Thursday, June 11, 2009

Whose life is more valuable?

I seldom wax political on these pages, although if you browse a bit through past posts you'll find a few. There are others who relish the flapping of the red cape at the bull far more than I.

But the recent murder of George Tiller as he was ushering during a church service got to me. He was cold-bloodedly murdered because he performed late-term abortions in his Kansas clinic. Despite other attempts to shut the clinic down and intimidate both the doctor and his staff, Tiller kept it open to help the desperate women from around the world who seek the procedure.

Reasons for late-term abortions are usually because of some horrible genetic problem in the fetus, and they are rare. More than 90 percent of the abortions performed in the US are first trimester. The decision to have an abortion after that is not easy, nor is it simple to find a facility.

There are many well-known columnists who have opined about the killing, including Ellen Goodman, Deborah King on the Huffington Post, even Time Magazine. As always in abortion-related violence and acts of terrorism against providers and even clients, the pro-life folks are claiming shock at the act, saying that there are other ways to bring providers to justice. But one must wonder if there isn't also some jumping up and down with glee.

I'm not expressing anything new here. Simply put, I am completely baffled by how such an act of violence and murder can be justified by anyone, most especially by groups who claim that ending a pregnancy for any reason, including to save the life of the mother, is wrong. Period.

I do not understand how to justify putting an unborn fetus first in the life of a family -- a mother, certainly, a father, perhaps other children, an extended family -- over the health of either the mother or the fetus, over economic hardship caused to all as a result of a gravely impaired fetus, over certain extensive medical expenses, and over the grief and pain and suffering of all, including what would be a drastically handicapped infant.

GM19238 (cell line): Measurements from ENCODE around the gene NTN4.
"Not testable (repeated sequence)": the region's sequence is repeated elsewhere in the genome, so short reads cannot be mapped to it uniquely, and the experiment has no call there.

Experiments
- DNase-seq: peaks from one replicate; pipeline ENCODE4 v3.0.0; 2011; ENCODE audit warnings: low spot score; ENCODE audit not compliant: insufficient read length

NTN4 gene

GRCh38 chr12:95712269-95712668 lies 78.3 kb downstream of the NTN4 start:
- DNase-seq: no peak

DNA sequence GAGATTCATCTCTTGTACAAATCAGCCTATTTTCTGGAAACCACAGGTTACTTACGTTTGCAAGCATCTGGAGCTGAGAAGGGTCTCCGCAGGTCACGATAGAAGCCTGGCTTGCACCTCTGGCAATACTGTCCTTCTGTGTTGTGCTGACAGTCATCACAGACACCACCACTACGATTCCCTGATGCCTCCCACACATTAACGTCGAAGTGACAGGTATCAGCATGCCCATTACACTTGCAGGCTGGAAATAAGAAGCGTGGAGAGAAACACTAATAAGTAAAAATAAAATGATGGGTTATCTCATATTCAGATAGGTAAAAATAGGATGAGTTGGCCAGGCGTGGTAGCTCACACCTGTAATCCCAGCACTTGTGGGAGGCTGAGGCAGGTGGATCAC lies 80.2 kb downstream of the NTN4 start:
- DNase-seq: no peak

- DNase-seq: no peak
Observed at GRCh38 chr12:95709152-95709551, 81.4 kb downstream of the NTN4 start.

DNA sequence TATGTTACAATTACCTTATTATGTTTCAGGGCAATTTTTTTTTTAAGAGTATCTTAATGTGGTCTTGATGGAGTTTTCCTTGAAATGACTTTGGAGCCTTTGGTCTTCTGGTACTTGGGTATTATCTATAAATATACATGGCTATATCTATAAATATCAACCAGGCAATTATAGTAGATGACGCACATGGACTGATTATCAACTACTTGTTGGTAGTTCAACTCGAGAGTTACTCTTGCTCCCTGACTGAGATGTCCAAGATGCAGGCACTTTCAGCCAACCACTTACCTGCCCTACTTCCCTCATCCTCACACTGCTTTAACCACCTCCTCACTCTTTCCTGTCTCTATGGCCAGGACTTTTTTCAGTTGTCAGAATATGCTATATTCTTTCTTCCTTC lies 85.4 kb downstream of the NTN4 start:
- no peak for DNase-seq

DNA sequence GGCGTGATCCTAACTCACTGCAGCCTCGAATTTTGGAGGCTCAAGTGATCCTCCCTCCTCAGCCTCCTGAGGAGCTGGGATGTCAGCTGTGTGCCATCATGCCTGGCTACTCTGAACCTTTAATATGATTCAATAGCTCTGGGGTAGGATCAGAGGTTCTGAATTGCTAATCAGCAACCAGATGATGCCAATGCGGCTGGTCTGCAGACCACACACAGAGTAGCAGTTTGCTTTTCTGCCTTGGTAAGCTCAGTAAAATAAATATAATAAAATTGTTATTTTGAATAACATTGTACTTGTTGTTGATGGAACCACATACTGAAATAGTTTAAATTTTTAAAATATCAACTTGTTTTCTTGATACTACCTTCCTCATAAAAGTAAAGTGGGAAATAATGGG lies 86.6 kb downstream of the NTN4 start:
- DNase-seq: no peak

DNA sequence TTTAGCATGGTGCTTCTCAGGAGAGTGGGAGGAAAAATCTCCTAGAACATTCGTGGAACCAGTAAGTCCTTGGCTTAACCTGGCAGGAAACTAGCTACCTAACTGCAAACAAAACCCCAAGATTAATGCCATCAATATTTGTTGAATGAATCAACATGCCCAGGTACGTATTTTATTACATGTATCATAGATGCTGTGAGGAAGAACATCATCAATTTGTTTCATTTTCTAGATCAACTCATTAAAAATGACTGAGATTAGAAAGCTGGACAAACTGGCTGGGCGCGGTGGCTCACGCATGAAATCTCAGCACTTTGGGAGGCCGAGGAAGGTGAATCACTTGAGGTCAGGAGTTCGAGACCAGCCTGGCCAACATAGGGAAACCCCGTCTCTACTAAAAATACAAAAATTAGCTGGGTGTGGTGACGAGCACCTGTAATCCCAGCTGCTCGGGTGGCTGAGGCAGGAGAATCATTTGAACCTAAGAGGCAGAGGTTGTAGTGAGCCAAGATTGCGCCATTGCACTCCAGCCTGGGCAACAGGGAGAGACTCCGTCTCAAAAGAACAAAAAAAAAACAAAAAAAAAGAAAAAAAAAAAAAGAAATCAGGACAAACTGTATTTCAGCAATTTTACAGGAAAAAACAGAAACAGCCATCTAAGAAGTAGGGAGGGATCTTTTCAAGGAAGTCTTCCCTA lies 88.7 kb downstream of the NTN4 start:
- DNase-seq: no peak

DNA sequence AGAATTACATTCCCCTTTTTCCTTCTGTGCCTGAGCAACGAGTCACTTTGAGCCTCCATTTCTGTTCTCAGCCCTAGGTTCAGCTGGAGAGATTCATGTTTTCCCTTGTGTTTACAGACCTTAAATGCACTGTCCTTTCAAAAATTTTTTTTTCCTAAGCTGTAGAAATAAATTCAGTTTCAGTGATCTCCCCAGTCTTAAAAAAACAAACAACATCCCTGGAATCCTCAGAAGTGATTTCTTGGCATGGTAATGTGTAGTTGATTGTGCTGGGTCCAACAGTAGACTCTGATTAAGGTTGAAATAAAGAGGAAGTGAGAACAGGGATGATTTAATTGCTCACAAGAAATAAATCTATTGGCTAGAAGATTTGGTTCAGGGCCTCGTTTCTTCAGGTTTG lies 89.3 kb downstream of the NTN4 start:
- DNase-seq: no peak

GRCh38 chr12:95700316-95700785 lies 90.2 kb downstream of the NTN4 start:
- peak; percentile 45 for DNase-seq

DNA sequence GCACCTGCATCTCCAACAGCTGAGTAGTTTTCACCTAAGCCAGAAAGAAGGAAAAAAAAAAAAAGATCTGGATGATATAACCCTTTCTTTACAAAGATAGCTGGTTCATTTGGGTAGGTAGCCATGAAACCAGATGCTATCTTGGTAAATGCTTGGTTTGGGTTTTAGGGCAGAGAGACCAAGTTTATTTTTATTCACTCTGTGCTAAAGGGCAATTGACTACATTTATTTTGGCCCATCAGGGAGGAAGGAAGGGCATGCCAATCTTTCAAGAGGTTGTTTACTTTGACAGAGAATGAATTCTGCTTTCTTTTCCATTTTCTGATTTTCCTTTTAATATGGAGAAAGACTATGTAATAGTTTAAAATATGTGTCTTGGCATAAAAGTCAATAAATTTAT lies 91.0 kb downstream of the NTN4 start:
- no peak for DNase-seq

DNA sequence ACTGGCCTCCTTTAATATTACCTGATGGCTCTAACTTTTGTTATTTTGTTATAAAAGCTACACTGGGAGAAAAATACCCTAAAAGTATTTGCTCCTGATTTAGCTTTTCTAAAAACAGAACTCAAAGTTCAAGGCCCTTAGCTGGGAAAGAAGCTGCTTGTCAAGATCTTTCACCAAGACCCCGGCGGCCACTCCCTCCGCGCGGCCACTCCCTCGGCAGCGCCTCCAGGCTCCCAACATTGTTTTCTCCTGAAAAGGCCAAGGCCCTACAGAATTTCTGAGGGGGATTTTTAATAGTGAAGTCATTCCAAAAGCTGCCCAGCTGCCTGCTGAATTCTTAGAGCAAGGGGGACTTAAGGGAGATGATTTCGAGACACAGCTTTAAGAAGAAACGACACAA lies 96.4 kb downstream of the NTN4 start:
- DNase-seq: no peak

Do the other lives then count for nothing? Once born, are we then disposable? Are our lives useful only to the extent that we become incubators for fetuses, no matter how handicapped or how grave a prognosis there might be for it if carried to term? What of the existing lives of the mother, the other children? Are they inconsequential when measured against the life of one yet unborn?

If life is sacred, how does one equivocate the existence of a fetus with the life of a person? Which is the more valuable? And who makes that call?

Pro-choice does not mean proabortion. I have actively been prochoice for years, marching in picket lines, testifying before a state legislature, even lobbying on Capital Hill. Long ago in Missouri, I represented the prochoice viewpoints of various Christian denominations to legislators, voters, and the public. Does that mean I favor abortion? No. Nor did anyone with whom I worked or met during that time.

Tiller provided a compassionate, legal service to desperate women and their families, one which he knew was risky at the least. That he would be gunned down during his own time of worship is -- indeed, MUST be -- intolerable to anyone who believes in love, who believes in a compassionate, caring God, and who values all life.

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